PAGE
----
went on to another friend and said.
"You do the work in course B and
ill oo tne wort in course A ana
wen exchange.
Then he went to sleep while those
two other guys you've heard about
t
did his work. He managed the trad- STILL A GOOD
ing beautiful!', but the two other
got
gilys
TERM PAPER
together afterwards.
Northw estern's Purple Parrot told We'll stop here because so far it
of a student who turned in a 20- - makes a beautiful story.
.

Complaiul Against
Carnegie Kooin
Still Unanswered

-

(,.

stnis

-

"M-viau-

-

inymuwu

,.

.

..,

oe-ll-

-

Greco-Roma-

-

....

,

-

-

-

.

i

d

And then there's the stot about the eight
students who left lor Louisville I hutsday and
never saw a game. EaiK
still ainon1' the uiissiu.

Monday

thev were

T

Pictutescpie speech out i ibuled bv I oni Anderson, sports editor ol The Ki"i ille Jimrntil:
"Dig. bad. St. Bel naidnish like Jolmnv Mauer."
We understand that Mauer. Icnnessee's bav
ketball coach, resents AudciMu's description.

T

j.

Alter the Auburn Keiiluc k m iiii Iiii.iI i
one southein sxrts writer houcd his incligna
lion al the olhcials and Adolph Rupp's tactics
bv signing his dateline: " Rupp ille." K..
--

T

I he Kernel s
Hob Adair and R. C. Smith,
sports editor of the Oumge and While. Tennessee's student paper, have been, as you piob- -

(lor-uieil-

Louisville).

Dorsy Krcords Only Bright
o
n..n
i

Was

Tu

Kon-n- l

;

t.onvoralifn;

MI'SICAI. Ml 11 ERINGS
Best disc to reach the ears of
this listener in the past few months
has been Tommy Dorsey's new re- cording of Cole Porter s old favorite
Wh.t .s Th,s Th.nS Called Love.
This in our opinion is one of the fin- est written and TD's waxing rates 1st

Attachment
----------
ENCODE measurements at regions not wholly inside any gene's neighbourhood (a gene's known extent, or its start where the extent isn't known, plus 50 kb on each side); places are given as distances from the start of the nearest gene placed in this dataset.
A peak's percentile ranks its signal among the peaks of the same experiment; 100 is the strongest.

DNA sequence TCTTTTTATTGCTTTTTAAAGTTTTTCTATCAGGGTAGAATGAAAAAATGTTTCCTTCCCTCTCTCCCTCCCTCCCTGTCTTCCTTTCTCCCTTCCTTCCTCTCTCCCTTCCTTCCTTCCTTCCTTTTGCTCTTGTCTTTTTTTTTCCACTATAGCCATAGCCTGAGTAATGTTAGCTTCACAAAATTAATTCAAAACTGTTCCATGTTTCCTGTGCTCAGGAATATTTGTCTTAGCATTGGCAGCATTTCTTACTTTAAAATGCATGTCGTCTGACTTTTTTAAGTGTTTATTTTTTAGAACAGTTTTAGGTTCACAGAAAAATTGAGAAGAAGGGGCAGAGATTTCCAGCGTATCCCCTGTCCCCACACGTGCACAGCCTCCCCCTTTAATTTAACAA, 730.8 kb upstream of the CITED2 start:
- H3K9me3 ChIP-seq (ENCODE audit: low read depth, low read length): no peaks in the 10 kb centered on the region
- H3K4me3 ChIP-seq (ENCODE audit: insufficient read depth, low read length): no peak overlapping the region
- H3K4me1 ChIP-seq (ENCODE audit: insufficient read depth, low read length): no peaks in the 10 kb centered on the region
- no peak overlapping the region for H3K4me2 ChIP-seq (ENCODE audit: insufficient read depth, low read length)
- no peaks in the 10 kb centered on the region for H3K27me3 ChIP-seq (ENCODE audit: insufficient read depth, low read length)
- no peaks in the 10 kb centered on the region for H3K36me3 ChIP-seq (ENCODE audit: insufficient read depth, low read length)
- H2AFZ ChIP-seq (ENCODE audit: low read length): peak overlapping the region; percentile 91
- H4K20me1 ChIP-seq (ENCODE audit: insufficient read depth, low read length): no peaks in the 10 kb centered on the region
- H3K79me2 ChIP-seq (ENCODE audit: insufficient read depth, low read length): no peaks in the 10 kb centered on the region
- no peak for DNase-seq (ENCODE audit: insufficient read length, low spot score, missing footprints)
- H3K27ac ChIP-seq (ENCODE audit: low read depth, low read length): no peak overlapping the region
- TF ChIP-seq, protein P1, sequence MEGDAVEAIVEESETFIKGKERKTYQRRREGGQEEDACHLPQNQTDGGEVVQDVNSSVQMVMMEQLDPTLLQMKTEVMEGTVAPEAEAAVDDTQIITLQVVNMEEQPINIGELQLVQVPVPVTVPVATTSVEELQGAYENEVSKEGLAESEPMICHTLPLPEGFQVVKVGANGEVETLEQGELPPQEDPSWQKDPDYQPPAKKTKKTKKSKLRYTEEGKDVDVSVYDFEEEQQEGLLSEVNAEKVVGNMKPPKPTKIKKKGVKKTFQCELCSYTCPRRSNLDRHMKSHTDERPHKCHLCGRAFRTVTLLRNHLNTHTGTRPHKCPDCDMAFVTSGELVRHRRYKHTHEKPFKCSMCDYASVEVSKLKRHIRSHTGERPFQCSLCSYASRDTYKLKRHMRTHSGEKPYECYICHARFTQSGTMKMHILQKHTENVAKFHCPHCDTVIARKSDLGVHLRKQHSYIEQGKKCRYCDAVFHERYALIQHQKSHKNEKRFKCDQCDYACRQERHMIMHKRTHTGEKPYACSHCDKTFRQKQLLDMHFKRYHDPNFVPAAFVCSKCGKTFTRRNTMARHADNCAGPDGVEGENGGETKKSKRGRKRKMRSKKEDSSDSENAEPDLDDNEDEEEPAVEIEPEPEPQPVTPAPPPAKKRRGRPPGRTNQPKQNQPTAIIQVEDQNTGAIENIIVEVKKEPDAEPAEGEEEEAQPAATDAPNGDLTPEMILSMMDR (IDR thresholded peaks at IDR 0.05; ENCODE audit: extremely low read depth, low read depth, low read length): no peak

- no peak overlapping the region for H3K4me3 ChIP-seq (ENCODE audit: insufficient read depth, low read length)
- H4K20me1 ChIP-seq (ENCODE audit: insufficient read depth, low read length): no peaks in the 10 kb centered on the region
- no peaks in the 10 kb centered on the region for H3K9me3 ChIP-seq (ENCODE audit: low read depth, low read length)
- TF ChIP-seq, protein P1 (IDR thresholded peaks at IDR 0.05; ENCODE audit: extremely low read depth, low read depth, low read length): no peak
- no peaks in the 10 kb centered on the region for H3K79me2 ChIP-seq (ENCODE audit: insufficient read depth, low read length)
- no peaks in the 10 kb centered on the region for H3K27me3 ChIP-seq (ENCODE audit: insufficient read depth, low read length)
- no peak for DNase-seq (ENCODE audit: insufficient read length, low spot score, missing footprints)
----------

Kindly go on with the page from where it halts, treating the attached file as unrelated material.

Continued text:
among recordings of the number,
Some solid Dorsey trombone, superb
phrasing by braso. a trumpet ride by
iggy iuman, ana a nnai cnorus Dy
This one has been recorded for some
time but was released only last week
for retail sale.
RpVprse side is another old one
Love Lends A Little Gift of Roses,
vccalist Ken Curtis, borrowed
from Shep Fields for this side, sing- ing some pretty lyrics. Again TD's
t.
trombone is a
This man
is undoubtedly the most consistently
good musicia 011 wax ,j....
Artie Shaw's latest releases are
definitely not up to his usual star- dards. Titles were Absent Minded
iniiur.aii auu umeooay .o- body Loves. Hindustan is a compli- caiea arrangement oi an oia jump
tune, while the other two are pops.
neither very good. Artie plays a fair
high-ligh-

P.y lin.i. PtMCk
clarinet on Somebody but all sides To the Editor of The
If it hadn't be'n for a reporting
are lacking the usual spark,
last few records put out un- - class assigrment. I would have been
The
Hoi- - r.lnnn VTillnr'c noma
t,,i,w,
nrrth. in thl flri!! Iiw "l
"w
ably go down in music history as be- - Tuesday. Thank Gcd for the jour- -

m

piaved. The titles we are referring
to in particular are Keep 'Em Flying
and Let's Have Another Cup ' Cof- fee. Flying features some wild but
pointless blowing of the brass with
cne rnytnm secuon leading tne
goes nowhere in particular. Coffee.
a poor attempt at strengthening
Pan American relations, is sung by
Marion Hutton and the Modernaires
in North American style then saxist
Ernie Caceres goes south of the bor- aer wlln
vcal 'he should stay

there

.

Reverse is a fair jump tune Chip
Off the Old BIock. teaturh. " some
,
....
w.
,j .i

...

Hal Mclntyre.
has
in less than two months gathered
a fine grouo of young musicians and
nas muiuea a nne Dana, r eaturea
instrumentalists are former Good- man saxman Dave Matthews and
Woody Herman's
old trumpeter,
Steody Nelson.

-m
aul u
deeFest fympathy. for the Detroit
minister had a message which wa
truly impressive. Maybe you dicir.'l
go because vour roonre wa
m. .u
,
nr vnur fnl'.-- j
r.t i..
wr

iir

ws Just plain too
cold and Jt:e did have his car I
dcubt the rationalisation. "Tfcer.wouldn't have been room for every-wit- h
bodv anvwav
Why don't people admit it when
they do not want to do something?
To get the point. Dr. Henry H. Crane
.
.
snould have rated a capacity crowd
Memorial Hall wa
h!iif.fiiipi
,n- - t
Franklv. I wouldn't hav.
the convocation unless I had to- I
get the willies when I t